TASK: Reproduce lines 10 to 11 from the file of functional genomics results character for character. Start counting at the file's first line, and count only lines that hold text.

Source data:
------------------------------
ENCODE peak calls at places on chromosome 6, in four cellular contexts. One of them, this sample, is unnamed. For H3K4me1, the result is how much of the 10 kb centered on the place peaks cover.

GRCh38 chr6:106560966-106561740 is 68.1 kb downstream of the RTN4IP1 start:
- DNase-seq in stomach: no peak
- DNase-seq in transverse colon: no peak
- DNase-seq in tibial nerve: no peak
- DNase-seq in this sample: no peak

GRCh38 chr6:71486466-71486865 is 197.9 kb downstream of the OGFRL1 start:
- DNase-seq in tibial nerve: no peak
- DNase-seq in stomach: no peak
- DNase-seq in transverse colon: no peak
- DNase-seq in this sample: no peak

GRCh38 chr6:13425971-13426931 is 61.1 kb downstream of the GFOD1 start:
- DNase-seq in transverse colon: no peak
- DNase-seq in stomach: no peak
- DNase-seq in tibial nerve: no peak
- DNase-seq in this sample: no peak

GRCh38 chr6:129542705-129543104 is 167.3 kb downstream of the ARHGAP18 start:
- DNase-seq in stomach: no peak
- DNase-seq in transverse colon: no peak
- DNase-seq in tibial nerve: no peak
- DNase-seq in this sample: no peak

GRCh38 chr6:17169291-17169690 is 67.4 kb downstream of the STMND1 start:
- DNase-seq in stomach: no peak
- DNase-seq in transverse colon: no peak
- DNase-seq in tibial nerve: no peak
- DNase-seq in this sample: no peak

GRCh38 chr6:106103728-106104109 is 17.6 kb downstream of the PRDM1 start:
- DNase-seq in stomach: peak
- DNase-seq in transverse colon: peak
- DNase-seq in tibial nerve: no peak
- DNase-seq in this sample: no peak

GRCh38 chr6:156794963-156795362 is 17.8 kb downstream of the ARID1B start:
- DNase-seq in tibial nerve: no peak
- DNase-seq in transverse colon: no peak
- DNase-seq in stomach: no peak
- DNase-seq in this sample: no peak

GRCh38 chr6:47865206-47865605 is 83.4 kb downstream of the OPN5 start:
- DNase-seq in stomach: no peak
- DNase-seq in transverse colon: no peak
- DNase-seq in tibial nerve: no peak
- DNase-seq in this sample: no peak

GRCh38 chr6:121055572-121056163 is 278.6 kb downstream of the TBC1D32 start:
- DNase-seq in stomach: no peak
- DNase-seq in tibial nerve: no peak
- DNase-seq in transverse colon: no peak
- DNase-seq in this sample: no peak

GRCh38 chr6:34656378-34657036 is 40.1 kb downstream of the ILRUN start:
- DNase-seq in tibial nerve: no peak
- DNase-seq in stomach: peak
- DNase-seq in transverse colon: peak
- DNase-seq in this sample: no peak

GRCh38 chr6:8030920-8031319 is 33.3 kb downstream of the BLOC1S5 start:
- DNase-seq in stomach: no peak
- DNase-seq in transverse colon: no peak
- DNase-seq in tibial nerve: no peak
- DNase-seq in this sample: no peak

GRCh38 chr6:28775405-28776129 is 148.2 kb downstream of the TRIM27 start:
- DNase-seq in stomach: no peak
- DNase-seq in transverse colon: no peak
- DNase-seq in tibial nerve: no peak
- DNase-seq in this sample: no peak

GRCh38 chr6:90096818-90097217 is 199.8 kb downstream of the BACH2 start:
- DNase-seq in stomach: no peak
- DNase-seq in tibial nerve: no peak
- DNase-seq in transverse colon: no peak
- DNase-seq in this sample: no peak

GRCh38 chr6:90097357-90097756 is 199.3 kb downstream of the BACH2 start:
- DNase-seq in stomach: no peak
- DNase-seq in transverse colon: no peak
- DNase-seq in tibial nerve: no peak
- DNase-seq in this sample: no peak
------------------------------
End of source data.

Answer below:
- DNase-seq in transverse colon: no peak
- DNase-seq in this sample: no peak